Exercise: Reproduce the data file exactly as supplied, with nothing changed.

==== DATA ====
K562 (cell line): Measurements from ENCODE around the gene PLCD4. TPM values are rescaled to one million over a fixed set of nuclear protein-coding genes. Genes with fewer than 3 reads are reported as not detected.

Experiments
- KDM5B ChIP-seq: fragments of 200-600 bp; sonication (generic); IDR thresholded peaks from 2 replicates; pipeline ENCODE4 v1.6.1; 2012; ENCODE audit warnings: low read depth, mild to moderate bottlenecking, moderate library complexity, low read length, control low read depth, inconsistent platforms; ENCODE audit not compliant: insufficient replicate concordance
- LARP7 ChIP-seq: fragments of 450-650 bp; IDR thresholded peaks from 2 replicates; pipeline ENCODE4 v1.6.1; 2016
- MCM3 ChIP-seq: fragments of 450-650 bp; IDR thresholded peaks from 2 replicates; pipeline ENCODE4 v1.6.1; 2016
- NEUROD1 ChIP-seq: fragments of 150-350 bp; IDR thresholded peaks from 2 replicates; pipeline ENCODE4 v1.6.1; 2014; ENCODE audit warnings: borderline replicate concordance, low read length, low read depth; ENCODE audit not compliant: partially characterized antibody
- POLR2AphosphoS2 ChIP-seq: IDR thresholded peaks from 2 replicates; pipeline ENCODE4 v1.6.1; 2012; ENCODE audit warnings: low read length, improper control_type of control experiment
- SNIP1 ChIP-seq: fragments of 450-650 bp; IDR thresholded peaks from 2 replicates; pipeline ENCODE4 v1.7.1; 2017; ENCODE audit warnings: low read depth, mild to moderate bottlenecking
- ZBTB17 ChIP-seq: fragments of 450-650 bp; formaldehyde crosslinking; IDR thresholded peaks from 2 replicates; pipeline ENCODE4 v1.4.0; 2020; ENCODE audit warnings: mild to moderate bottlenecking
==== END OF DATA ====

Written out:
K562 (cell line): Measurements from ENCODE around the gene PLCD4. TPM values are rescaled to one million over a fixed set of nuclear protein-coding genes. Genes with fewer than 3 reads are reported as not detected.

Experiments
- KDM5B ChIP-seq: fragments of 200-600 bp; sonication (generic); IDR thresholded peaks from 2 replicates; pipeline ENCODE4 v1.6.1; 2012; ENCODE audit warnings: low read depth, mild to moderate bottlenecking, moderate library complexity, low read length, control low read depth, inconsistent platforms; ENCODE audit not compliant: insufficient replicate concordance
- LARP7 ChIP-seq: fragments of 450-650 bp; IDR thresholded peaks from 2 replicates; pipeline ENCODE4 v1.6.1; 2016
- MCM3 ChIP-seq: fragments of 450-650 bp; IDR thresholded peaks from 2 replicates; pipeline ENCODE4 v1.6.1; 2016
- NEUROD1 ChIP-seq: fragments of 150-350 bp; IDR thresholded peaks from 2 replicates; pipeline ENCODE4 v1.6.1; 2014; ENCODE audit warnings: borderline replicate concordance, low read length, low read depth; ENCODE audit not compliant: partially characterized antibody
- POLR2AphosphoS2 ChIP-seq: IDR thresholded peaks from 2 replicates; pipeline ENCODE4 v1.6.1; 2012; ENCODE audit warnings: low read length, improper control_type of control experiment
- SNIP1 ChIP-seq: fragments of 450-650 bp; IDR thresholded peaks from 2 replicates; pipeline ENCODE4 v1.7.1; 2017; ENCODE audit warnings: low read depth, mild to moderate bottlenecking
- ZBTB17 ChIP-seq: fragments of 450-650 bp; formaldehyde crosslinking; IDR thresholded peaks from 2 replicates; pipeline ENCODE4 v1.4.0; 2020; ENCODE audit warnings: mild to moderate bottlenecking